On Tuesday, the Centers for Medicare and Medicaid Services (CMS) approved Nebraska’s Section 1115 demonstration waiver request to provide “prime” benefits to Medicaid expansion enrollees who agree to complete community engagement and wellness requirements. Prime benefits include dental, vision, and over-the-counter drug coverage.
In order to comply with the wellness component, enrollees must choose a primary care provider, have an annual clinic visit, and participate in active care and case management. Working, volunteering, or attending post-secondary classes for a combined total of at least 80 hours per month is required for the community engagement component. Enrollees must satisfy both components to access prime benefits. Enrollees who fail to comply will not lose all Medicaid coverage, but will revert to the basic benefit package required by law.
Just last week, CMS approved Georgia’s request for a partial Medicaid expansion for individuals up to 100% of the federal poverty level (roughly $13,000 annually). To become eligible and maintain coverage, individuals must meet premium and community engagement requirements, which may include work, education, or other qualifying activities.
As has been the case with other states that previously requested partial Medicaid expansions, including Arkansas, CMS refused to authorize enhanced federal funds to pay for the waiver program. CMS has consistently held that the Affordable Care Act (ACA) authorizes enhanced federal funding only to states that offer full Medicaid expansion to individuals with incomes up to 138% of the FPL (roughly $18,000 annually).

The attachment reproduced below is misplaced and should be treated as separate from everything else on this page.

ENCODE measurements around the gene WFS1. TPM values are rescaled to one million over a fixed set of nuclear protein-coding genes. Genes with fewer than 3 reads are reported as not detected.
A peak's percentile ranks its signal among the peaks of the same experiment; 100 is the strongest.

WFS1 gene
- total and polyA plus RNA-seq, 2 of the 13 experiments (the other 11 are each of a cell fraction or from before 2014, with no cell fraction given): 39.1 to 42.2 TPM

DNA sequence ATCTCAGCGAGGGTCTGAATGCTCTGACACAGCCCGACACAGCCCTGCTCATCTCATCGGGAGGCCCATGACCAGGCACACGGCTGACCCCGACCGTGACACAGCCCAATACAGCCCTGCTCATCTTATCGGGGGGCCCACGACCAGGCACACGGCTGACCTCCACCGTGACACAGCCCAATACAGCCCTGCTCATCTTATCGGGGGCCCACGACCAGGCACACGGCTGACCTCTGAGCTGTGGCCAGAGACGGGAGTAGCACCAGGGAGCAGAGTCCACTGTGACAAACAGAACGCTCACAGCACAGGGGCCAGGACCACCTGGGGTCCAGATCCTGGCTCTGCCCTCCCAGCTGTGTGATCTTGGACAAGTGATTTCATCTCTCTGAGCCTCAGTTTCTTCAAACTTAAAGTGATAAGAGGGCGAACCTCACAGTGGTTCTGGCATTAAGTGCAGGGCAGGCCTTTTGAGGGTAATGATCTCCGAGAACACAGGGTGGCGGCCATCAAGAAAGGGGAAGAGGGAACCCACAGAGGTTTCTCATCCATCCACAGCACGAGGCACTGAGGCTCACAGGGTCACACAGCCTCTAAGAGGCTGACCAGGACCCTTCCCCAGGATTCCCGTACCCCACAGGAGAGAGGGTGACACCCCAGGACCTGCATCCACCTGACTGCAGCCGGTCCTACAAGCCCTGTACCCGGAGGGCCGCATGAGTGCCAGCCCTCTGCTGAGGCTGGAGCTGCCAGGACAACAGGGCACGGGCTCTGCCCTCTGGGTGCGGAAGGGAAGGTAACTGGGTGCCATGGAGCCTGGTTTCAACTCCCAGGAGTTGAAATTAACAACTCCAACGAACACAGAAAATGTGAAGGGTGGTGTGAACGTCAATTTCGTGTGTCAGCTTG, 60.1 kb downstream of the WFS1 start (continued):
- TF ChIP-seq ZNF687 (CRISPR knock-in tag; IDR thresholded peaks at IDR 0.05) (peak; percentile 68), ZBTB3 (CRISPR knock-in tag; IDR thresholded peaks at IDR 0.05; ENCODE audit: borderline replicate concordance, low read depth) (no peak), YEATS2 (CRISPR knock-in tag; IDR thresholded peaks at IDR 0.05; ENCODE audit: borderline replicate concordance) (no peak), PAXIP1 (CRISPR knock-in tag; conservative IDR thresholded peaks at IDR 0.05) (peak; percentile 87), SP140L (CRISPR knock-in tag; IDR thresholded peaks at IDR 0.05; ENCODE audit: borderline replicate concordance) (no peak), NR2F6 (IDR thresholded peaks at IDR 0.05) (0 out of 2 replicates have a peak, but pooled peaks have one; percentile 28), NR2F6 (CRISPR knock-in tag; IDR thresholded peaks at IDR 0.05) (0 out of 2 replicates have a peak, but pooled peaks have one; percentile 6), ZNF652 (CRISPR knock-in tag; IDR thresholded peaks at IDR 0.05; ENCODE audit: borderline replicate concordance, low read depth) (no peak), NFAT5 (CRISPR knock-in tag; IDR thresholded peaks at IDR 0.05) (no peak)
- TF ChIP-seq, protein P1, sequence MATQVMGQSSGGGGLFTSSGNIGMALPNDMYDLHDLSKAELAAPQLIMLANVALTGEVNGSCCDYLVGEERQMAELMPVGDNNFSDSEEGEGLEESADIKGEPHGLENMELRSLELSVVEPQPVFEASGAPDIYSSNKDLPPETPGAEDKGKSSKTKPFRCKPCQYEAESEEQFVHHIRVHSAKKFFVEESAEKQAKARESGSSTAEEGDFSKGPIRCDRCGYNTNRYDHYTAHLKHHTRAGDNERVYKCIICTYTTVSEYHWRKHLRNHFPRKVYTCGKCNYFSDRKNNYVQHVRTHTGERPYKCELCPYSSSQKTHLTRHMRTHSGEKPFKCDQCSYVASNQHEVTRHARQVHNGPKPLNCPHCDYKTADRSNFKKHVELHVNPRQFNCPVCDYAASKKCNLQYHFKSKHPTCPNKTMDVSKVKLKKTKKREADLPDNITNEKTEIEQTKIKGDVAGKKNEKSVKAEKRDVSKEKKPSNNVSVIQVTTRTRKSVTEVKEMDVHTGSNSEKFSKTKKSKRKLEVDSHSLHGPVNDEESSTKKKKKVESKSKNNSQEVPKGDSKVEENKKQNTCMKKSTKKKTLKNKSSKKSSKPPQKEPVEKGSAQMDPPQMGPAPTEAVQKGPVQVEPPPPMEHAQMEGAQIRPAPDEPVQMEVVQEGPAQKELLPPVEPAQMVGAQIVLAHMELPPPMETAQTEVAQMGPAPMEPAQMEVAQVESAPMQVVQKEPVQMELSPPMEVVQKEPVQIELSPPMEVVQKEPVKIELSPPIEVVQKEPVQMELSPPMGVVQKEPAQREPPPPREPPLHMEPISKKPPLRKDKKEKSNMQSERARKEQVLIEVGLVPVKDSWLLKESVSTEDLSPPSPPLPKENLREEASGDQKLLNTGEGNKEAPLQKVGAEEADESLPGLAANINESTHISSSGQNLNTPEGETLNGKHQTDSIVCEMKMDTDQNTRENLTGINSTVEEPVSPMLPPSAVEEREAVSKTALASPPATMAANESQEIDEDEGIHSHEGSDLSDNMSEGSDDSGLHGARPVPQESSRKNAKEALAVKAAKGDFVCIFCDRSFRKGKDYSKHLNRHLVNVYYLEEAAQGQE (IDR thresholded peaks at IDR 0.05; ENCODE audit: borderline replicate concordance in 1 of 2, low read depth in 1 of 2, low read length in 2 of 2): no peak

CMS also approved Georgia’s Section 1332 waiver request to implement a reinsurance program with the goal to reduce premiums in the state’s individual insurance market and a plan to eliminate Georgians’ access to the federal health insurance enrollment platform, www.healthcare.gov. Instead, Georgians will shop for and enroll in plans directly through insurance agents and brokers and health insurance companies, a pathway already available to them today.
Section 1332 waivers allow states to waive ACA requirements such as essential health benefit requirements, cost sharing limits, and premium tax credits for coverage. However, there are guardrails that limit Section 1332 flexibility, requiring states to demonstrate that they will provide coverage that is at least as comprehensive and affordable, cover at least a comparable number of residents, and not increase the federal deficit. CMS has approved Section 1332 for 16 states, with most of the requests seeking waivers to implement reinsurance programs.
CMS has approved 11 Section 1115 waiver requests including work and community engagement requirements, and four of them — including Arkansas’s — have been halted by the courts. In July, Arkansas appealed a federal court of appeals ruling to the U.S. Supreme Court, a petition that remains under consideration by the high court.